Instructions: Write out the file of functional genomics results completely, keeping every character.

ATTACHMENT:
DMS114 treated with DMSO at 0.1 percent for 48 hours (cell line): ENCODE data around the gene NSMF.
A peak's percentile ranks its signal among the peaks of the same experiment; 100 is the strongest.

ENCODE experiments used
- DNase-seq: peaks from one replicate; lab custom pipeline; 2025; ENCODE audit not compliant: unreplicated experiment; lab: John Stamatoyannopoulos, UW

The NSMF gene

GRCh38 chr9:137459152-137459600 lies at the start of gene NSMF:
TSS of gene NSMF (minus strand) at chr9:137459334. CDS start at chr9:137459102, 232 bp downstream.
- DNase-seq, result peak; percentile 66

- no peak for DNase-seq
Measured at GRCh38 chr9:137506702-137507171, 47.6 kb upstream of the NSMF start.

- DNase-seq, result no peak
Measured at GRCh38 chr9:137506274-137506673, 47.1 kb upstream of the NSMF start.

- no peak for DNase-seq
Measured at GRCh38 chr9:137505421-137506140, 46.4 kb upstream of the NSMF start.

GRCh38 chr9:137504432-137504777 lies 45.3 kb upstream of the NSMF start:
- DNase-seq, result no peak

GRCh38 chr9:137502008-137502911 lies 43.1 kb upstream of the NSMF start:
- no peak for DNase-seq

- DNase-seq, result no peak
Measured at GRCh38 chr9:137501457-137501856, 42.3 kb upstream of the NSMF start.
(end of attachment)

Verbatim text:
DMS114 treated with DMSO at 0.1 percent for 48 hours (cell line): ENCODE data around the gene NSMF.
A peak's percentile ranks its signal among the peaks of the same experiment; 100 is the strongest.

ENCODE experiments used
- DNase-seq: peaks from one replicate; lab custom pipeline; 2025; ENCODE audit not compliant: unreplicated experiment; lab: John Stamatoyannopoulos, UW

The NSMF gene

GRCh38 chr9:137459152-137459600 lies at the start of gene NSMF:
TSS of gene NSMF (minus strand) at chr9:137459334. CDS start at chr9:137459102, 232 bp downstream.
- DNase-seq, result peak; percentile 66

- no peak for DNase-seq
Measured at GRCh38 chr9:137506702-137507171, 47.6 kb upstream of the NSMF start.

- DNase-seq, result no peak
Measured at GRCh38 chr9:137506274-137506673, 47.1 kb upstream of the NSMF start.

- no peak for DNase-seq
Measured at GRCh38 chr9:137505421-137506140, 46.4 kb upstream of the NSMF start.

GRCh38 chr9:137504432-137504777 lies 45.3 kb upstream of the NSMF start:
- DNase-seq, result no peak

GRCh38 chr9:137502008-137502911 lies 43.1 kb upstream of the NSMF start:
- no peak for DNase-seq

- DNase-seq, result no peak
Measured at GRCh38 chr9:137501457-137501856, 42.3 kb upstream of the NSMF start.